If you want constant updates on a project that you’ve said is a staff member’s responsibility, then it’s really not their responsibility at all.

This is the managerial equivalent of helicopter parenting. Your subordinate won’t feel comfortable branching out with new ideas and innovations because they’re concerned you’ll shut them down before they get the chance to show you how the final product looks.

Also known as not seeing the forest for the trees, this approach to business is not only harmful by way of not allowing staff to experiment, it also results in hours of manpower – and wages – spent on unnecessary spreadsheets, reports, and meetings.

“Because I said so”

This is the all-too-common response of a micromanager when asked ‘why?’.

There could be any number of reasons why a manager might feel the need to not tell their staff why they’re doing a certain task, or why they’re being asked to do it a certain way, but the reason is irrelevant if it leaves the staff member feeling disenfranchised.

When employees aren’t privy to the rationale behind objectives, they don’t feel like a valuable part of the business, since they clearly aren’t important enough to be told why things are done a certain way.

Put simply, it’s condescending.

Telling your staff the thought process behind certain decisions allows them to offer feedback, and if you don’t think your staff have any valuable feedback to offer, then you’ve either hired the wrong people, or you’re too busy micromanaging the right people to see that their ideas have merit.

Changing

If any or all of these are reminiscent of how you run your agency, it may be time to re-assess your approach. We’ve put together a few tips for recovering micromanagers to wean themselves away from being overly controlling.

Focus on outcomes

Rather than worrying about how tasks are done, accept that everybody approaches problems in different – not intrinsically inferior – ways.

Let staff members do their thing, and consult them only when their projects are complete. There’s every possibility that they’ve achieved the same outcomes with dramatically different approaches from the one you’d have used.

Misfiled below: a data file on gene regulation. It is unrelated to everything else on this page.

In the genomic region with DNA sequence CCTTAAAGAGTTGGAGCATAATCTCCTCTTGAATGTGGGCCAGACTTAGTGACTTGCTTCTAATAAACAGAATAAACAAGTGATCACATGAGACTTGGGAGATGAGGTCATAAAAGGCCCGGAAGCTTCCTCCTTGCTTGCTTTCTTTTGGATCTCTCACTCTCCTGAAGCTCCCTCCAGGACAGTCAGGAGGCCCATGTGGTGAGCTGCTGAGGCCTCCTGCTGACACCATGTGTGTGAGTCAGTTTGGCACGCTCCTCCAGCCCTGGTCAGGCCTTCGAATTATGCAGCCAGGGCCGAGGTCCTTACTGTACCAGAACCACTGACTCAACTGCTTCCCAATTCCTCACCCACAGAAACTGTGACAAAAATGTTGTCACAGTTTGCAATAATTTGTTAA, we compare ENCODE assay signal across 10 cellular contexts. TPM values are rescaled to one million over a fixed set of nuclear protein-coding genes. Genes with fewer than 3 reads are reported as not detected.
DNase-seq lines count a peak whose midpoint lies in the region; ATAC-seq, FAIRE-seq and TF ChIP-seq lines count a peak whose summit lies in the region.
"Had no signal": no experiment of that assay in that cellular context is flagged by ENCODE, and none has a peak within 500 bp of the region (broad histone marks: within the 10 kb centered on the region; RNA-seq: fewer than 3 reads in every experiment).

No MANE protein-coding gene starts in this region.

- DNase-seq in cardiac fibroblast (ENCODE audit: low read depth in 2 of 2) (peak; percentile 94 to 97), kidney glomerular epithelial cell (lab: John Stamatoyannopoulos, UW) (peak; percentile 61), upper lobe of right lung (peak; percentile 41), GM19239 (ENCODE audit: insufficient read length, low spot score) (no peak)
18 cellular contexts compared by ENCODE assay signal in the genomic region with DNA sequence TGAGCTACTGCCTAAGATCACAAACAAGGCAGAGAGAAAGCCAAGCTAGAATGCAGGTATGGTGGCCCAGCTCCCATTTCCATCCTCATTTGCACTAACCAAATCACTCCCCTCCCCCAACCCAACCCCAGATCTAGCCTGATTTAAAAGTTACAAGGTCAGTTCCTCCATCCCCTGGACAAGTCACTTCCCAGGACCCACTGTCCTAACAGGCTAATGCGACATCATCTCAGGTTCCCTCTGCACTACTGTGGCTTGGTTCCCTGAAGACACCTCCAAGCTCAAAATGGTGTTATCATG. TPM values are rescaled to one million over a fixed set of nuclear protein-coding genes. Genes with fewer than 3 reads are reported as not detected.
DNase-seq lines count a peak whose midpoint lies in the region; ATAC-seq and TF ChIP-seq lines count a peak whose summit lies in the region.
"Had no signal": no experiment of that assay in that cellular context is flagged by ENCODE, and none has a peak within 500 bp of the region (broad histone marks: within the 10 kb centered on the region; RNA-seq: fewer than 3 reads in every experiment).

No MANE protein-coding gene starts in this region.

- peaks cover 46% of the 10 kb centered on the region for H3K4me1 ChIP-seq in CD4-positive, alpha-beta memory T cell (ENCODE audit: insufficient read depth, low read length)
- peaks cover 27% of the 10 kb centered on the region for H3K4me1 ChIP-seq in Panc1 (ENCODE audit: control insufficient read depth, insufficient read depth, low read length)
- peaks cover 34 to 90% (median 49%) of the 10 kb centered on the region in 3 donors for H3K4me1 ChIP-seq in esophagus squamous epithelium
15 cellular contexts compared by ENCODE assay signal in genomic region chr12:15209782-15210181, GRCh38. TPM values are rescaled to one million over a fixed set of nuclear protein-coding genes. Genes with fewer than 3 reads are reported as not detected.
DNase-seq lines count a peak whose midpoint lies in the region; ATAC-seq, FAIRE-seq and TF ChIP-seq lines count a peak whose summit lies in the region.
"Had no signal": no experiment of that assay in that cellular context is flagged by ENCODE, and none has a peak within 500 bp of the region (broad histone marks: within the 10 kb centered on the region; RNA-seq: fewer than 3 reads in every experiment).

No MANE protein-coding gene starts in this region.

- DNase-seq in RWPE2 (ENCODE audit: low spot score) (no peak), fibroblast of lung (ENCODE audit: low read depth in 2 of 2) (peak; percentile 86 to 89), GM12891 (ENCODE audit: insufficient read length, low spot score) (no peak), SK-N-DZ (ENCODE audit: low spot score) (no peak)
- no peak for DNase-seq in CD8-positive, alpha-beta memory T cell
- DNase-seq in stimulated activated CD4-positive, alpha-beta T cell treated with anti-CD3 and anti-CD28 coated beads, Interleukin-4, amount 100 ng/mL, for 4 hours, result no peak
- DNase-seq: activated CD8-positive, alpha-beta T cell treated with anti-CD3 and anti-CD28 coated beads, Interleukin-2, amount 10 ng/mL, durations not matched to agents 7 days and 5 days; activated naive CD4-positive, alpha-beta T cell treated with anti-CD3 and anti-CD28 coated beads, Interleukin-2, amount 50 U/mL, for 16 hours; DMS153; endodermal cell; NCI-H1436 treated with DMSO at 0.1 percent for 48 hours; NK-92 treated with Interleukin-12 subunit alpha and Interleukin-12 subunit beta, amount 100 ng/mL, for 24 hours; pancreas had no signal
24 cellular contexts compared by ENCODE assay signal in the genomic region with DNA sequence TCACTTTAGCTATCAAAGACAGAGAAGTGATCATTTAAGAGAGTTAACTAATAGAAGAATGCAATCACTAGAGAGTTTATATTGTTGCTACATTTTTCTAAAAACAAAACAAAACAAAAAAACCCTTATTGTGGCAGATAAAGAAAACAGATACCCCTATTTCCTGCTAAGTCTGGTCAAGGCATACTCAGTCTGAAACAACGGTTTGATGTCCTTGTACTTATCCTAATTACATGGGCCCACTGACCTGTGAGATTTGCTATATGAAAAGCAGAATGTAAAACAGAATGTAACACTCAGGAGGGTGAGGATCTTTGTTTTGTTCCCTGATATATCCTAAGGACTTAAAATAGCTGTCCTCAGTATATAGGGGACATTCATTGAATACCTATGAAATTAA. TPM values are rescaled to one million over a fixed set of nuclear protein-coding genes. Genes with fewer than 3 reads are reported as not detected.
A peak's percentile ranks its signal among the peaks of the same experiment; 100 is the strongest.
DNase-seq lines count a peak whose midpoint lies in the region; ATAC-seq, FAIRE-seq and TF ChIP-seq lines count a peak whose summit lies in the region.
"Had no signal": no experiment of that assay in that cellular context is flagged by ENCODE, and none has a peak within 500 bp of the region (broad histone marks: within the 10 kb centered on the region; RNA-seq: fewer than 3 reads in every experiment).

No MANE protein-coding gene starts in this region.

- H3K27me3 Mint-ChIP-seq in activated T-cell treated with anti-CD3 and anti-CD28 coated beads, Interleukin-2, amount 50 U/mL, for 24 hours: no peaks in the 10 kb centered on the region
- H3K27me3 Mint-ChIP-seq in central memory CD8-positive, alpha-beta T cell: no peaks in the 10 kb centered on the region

Focus on managing expectations rather than specific tasks.

Physically leave

You may have bitten the bullet and mustered up the strength to hand off a project for someone else to handle, but if you’re still sitting next to them watching over their shoulder as they work through it, they’re hardly going to feel trusted.

If you really can’t help yourself, physically remove yourself from the space.

For short term projects this might just mean taking an early lunch, or working on something that gets you out of the office for a few hours. For a long term project, consider spending some annual leave to take a week away – you may be surprised at the quality of work achieved when you return.

Have faith

Believe in your team, trust that they were hired because they can get the job done, and let them get on with it.

If your lack of faith in your employees is based on a track record of poor performance, then provide constructive feedback and impart the fruits of your experience upon them.

A lot of micromanagement comes from those who believe they’re far better at the task than anybody else, so prove it – not by doing it for them, but by teaching them how to do it as well as you.

Just ask

If you’re really at a loss over what you can do to be a better manager, simply ask your staff.

Avoid doing so in a one-on-one situation, because this is going to feel overly confrontational, and most people will just tell you that you’re doing great. In a group environment, you’re more likely to get honest feedback because everybody feels more empowered in a team situation.

If you feel you’re still not getting the constructive criticism you need, consider an anonymous survey.

Not all of their suggestions will be winners, but there’s never any harm in trying different approaches until you find one that works for both you and your staff.